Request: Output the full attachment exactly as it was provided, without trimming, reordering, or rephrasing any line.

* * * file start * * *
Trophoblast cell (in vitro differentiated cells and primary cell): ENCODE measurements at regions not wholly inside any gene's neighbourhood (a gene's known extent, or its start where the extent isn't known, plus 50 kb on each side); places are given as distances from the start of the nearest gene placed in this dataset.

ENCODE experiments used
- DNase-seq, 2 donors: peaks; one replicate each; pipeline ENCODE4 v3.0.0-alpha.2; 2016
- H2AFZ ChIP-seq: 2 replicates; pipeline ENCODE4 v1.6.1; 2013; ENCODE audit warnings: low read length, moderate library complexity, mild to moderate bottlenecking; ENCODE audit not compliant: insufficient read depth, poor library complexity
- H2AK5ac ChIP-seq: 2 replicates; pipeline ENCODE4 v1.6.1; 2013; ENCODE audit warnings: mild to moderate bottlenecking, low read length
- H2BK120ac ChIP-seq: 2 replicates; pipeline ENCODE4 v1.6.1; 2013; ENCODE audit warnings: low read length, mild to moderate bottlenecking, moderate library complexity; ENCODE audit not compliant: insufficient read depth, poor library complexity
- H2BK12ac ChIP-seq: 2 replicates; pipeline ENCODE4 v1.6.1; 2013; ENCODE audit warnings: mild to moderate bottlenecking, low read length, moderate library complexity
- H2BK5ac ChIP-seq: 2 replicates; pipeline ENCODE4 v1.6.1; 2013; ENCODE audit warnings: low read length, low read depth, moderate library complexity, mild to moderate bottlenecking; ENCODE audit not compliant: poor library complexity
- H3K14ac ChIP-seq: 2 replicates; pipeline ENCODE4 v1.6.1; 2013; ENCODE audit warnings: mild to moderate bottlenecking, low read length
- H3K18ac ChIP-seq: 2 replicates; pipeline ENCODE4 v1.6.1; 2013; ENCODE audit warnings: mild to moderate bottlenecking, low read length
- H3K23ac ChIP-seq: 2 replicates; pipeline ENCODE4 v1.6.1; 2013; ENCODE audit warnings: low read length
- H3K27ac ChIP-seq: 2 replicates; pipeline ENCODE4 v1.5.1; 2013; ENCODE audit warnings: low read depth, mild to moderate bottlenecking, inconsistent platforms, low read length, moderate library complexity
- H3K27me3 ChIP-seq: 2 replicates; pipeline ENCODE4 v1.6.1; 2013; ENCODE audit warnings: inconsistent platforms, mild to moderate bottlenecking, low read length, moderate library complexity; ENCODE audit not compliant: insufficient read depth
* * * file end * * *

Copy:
Trophoblast cell (in vitro differentiated cells and primary cell): ENCODE measurements at regions not wholly inside any gene's neighbourhood (a gene's known extent, or its start where the extent isn't known, plus 50 kb on each side); places are given as distances from the start of the nearest gene placed in this dataset.

ENCODE experiments used
- DNase-seq, 2 donors: peaks; one replicate each; pipeline ENCODE4 v3.0.0-alpha.2; 2016
- H2AFZ ChIP-seq: 2 replicates; pipeline ENCODE4 v1.6.1; 2013; ENCODE audit warnings: low read length, moderate library complexity, mild to moderate bottlenecking; ENCODE audit not compliant: insufficient read depth, poor library complexity
- H2AK5ac ChIP-seq: 2 replicates; pipeline ENCODE4 v1.6.1; 2013; ENCODE audit warnings: mild to moderate bottlenecking, low read length
- H2BK120ac ChIP-seq: 2 replicates; pipeline ENCODE4 v1.6.1; 2013; ENCODE audit warnings: low read length, mild to moderate bottlenecking, moderate library complexity; ENCODE audit not compliant: insufficient read depth, poor library complexity
- H2BK12ac ChIP-seq: 2 replicates; pipeline ENCODE4 v1.6.1; 2013; ENCODE audit warnings: mild to moderate bottlenecking, low read length, moderate library complexity
- H2BK5ac ChIP-seq: 2 replicates; pipeline ENCODE4 v1.6.1; 2013; ENCODE audit warnings: low read length, low read depth, moderate library complexity, mild to moderate bottlenecking; ENCODE audit not compliant: poor library complexity
- H3K14ac ChIP-seq: 2 replicates; pipeline ENCODE4 v1.6.1; 2013; ENCODE audit warnings: mild to moderate bottlenecking, low read length
- H3K18ac ChIP-seq: 2 replicates; pipeline ENCODE4 v1.6.1; 2013; ENCODE audit warnings: mild to moderate bottlenecking, low read length
- H3K23ac ChIP-seq: 2 replicates; pipeline ENCODE4 v1.6.1; 2013; ENCODE audit warnings: low read length
- H3K27ac ChIP-seq: 2 replicates; pipeline ENCODE4 v1.5.1; 2013; ENCODE audit warnings: low read depth, mild to moderate bottlenecking, inconsistent platforms, low read length, moderate library complexity
- H3K27me3 ChIP-seq: 2 replicates; pipeline ENCODE4 v1.6.1; 2013; ENCODE audit warnings: inconsistent platforms, mild to moderate bottlenecking, low read length, moderate library complexity; ENCODE audit not compliant: insufficient read depth